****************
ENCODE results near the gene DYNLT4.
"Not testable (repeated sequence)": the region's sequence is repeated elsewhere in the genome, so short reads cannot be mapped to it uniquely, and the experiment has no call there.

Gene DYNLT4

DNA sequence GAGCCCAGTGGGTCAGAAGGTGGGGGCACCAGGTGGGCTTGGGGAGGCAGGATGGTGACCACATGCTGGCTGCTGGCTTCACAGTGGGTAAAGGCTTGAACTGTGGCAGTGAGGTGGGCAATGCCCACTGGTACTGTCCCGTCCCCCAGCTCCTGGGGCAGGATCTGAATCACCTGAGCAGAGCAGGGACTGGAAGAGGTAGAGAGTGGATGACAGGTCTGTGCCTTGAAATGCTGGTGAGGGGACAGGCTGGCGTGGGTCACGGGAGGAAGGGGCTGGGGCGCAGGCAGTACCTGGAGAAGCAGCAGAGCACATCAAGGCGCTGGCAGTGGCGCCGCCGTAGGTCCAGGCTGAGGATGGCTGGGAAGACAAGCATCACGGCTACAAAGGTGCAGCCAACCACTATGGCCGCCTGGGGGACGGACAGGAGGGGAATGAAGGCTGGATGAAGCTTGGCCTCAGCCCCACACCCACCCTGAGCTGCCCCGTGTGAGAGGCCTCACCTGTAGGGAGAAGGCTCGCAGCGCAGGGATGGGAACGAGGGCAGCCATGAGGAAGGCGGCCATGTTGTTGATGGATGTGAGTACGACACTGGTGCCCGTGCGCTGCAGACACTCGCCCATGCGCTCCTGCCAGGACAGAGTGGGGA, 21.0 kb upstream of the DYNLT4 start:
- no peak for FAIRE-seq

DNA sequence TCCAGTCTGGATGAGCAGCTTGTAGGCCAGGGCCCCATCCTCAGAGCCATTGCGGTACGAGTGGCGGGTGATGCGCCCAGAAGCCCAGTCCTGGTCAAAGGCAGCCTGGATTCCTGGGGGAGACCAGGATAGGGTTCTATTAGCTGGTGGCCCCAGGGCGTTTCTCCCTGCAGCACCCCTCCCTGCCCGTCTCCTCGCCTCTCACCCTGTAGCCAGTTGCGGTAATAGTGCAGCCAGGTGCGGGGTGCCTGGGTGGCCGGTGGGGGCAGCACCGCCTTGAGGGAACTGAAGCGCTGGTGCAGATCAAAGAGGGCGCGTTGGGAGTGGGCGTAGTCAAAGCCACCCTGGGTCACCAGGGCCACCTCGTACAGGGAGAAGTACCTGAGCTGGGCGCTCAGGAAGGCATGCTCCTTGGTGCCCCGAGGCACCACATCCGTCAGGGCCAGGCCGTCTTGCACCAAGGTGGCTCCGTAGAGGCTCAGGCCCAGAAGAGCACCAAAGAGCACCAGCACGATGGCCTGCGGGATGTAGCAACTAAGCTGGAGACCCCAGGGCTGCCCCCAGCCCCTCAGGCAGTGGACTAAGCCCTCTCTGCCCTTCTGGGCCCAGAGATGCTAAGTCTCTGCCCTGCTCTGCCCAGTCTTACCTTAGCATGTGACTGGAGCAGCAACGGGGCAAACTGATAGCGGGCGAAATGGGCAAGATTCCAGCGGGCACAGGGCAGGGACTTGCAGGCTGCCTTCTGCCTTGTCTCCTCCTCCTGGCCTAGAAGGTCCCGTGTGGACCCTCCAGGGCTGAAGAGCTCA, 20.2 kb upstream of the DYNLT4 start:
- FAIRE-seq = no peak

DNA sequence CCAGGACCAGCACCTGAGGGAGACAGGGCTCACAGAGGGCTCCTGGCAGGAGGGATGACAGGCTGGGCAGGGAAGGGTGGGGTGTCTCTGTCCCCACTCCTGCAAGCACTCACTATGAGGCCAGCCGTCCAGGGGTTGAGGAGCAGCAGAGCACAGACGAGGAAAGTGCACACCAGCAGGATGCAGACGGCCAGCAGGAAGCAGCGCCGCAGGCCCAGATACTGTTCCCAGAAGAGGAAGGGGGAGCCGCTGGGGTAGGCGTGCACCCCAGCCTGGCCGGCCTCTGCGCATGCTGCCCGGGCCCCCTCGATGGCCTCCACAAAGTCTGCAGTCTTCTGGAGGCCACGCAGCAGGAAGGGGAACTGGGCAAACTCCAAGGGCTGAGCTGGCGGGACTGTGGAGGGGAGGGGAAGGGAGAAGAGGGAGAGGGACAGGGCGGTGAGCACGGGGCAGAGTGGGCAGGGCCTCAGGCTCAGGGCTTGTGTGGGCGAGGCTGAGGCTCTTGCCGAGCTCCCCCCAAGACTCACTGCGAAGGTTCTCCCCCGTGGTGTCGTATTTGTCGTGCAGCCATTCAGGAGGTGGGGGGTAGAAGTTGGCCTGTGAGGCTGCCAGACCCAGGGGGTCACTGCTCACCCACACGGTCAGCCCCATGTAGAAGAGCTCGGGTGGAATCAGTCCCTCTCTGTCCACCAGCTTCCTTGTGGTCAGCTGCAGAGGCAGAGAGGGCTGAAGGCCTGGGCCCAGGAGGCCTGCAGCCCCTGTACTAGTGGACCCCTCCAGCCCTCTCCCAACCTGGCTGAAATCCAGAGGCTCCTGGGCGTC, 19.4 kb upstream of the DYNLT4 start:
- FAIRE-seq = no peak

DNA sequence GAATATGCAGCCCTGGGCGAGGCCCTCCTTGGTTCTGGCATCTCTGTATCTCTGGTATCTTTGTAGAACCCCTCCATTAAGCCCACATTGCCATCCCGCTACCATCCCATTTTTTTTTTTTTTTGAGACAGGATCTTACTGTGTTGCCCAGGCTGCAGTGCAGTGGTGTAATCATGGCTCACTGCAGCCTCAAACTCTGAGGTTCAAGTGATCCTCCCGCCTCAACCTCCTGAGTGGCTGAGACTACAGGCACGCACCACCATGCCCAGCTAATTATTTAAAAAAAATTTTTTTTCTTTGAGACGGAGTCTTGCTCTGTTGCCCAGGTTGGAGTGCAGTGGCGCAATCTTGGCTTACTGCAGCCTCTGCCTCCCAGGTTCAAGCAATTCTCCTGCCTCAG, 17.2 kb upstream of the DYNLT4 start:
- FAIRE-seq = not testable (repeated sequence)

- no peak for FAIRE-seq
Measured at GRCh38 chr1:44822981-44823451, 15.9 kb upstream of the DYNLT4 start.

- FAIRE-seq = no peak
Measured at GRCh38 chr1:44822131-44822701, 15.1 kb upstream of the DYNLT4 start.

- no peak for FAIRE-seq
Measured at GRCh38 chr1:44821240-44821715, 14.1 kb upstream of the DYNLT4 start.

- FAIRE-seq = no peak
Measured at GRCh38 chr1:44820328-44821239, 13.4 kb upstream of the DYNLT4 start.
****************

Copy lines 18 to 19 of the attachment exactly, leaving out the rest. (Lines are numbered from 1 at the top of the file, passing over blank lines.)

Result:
- FAIRE-seq = no peak
Measured at GRCh38 chr1:44820328-44821239, 13.4 kb upstream of the DYNLT4 start.